Taking care of your Oxalis Oregana is not that difficult as long as they are not kept to hot or dry.
It prefers shade to partial shade, soil on the slightly moist side, but not completely wet.
This species does not take well to dry conditions and burning sun, for to long, it simply dies.
The rhizomes are woody-root like, which I believe can not retain much moisture or vitality, and therefore dry up quickly.
To make your oregana happy plant it in regular potting soil, and place in a cool semi shaded area during summer, this will become it very well indeed.
If you are planning on having it on the ground, just remember, not to expose it to hot sun for to long, water regularly and it will thank you with the most amazing foliage.
Remember; have an extra eye on it during hot summers.
Unlike most other oxalis, Oregana is an evergreen species and therefor does not have a dorment periode.
Propagation, rhizomes and preferetly fresh seeds
I´m not a great fan of Temperature Zones, as temperatures and other factors can vary a great deal within the given zone.
My experience growing Oxalis Oregana is that it does not do well when exposed to temperatures under -5.
But we have to consider that they are grown in pots and therefore more exposed to cold and wind. If you have any hardiness experience please ad it here
Common Name; Redwood sorrel, Oregon Oxalis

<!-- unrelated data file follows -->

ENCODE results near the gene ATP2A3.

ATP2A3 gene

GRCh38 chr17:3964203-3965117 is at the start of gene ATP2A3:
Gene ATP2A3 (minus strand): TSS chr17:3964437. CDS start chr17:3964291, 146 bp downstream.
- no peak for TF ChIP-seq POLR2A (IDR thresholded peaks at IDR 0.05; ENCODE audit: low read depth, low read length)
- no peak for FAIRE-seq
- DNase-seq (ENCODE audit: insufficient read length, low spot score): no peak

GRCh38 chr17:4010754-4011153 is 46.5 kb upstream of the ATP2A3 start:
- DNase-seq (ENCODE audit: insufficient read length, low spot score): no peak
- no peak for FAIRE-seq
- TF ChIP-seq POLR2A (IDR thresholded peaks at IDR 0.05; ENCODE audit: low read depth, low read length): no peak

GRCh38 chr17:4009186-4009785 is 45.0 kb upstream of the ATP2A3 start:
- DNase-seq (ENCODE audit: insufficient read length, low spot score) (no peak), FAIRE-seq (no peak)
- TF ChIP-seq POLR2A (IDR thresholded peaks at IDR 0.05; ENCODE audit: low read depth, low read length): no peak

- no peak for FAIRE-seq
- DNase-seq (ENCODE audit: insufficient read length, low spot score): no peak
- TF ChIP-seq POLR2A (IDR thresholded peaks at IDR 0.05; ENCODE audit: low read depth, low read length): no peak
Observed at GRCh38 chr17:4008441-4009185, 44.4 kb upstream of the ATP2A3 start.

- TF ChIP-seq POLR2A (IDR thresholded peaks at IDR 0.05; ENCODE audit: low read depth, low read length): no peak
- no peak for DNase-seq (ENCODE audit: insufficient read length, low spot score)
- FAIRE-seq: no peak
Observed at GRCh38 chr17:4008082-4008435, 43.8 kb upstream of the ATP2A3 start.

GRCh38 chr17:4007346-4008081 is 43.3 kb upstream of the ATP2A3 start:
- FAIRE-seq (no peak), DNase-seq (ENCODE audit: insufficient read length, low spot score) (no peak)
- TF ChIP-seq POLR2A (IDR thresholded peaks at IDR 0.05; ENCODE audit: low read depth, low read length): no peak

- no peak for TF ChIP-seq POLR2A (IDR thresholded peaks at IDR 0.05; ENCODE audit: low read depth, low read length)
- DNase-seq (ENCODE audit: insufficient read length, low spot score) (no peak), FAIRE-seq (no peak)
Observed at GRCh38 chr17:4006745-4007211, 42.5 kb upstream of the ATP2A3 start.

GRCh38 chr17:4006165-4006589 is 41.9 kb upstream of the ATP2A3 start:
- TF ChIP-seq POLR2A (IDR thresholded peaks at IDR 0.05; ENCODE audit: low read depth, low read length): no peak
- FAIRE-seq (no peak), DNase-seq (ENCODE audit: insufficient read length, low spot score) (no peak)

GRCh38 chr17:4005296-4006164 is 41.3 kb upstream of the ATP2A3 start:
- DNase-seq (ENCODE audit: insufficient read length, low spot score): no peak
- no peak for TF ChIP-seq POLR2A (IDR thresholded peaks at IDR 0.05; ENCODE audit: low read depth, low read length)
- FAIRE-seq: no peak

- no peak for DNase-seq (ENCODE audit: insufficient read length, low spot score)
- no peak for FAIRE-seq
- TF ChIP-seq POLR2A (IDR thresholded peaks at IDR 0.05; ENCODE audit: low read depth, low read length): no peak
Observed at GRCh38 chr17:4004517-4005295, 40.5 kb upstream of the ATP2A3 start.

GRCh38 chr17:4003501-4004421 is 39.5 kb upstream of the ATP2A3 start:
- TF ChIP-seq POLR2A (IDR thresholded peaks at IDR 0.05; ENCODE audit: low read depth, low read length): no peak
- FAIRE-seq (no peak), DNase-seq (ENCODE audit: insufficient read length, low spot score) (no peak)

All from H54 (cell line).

Oxalis Oregana in habitat, California
Photo; with much thanks to Kelli Kallenborn.
Oxalis Oregana is a evergreen perennial herb, with heart shaped leaflets that grows between 5 to 15 cm tall.
Leaf and flower stalks are both about the same length and attached to the rhizome. It is basal.
Oxalis Oregana is mainly found in the North Western moist and shady redwood forests of Washington, California, Oregon U.S.A, and British Columbia in Canada as well.
In their natural habitat, Oxalis oregana grows under tress and bushes forming a carpet of greenery through the woods.
Because of it´s natural habitat Oxalis Oregana is considered to be a woodlands oxalis, together with
A close related species can be found in and around the Oxalis Oregana habitat, namely Oxalis Trilliifolia.
This species has white flowers and bears two or more flowers per stalk, and does not have the characteristic lighter marking on the leaflets nighter.
Leaves are basal, witch means the stalk (petiole) grows directly from the rhizome.
Oxalis Oregana leaves are almost amongst the biggest in the triangular and heart shaped species, the biggest so far in the garden has been
7 cm/2.7 inch in diameter!
The stalk is 5-15 cm long, and covered with fine hair (pubescens)
Oxalis Oregana has also pubescent trifoliate (tree) heart shaped green leaflets, with a lighter marking in the center of each "heart".
Colour can vary from deep green to a lighter shade, some Oregana´s, as Klamath Ruby, have deep purple coloration under each leaf.
Flower consist of five petals and sepals, colours vary from white to dark pink, with purple veins.
Flowers stalks are basal - the stalk grows directly from the rhizome- and bears a single flower at the end. Throughout summer the plant can produce a cleistogamus flower, which produces fertile seed pods.
These flowers are shorter, smaller, lighter and can be difficult to see if you are not looking.
The seed pod looks almost like a five cornered raisin. Seeds are very small almond shaped, and are spread to the surroundings when they are mature.
Blooms; April to July
Oxalis Oregana rhizomes are woody like creeping undergrowth that resemble slender light coloured roots.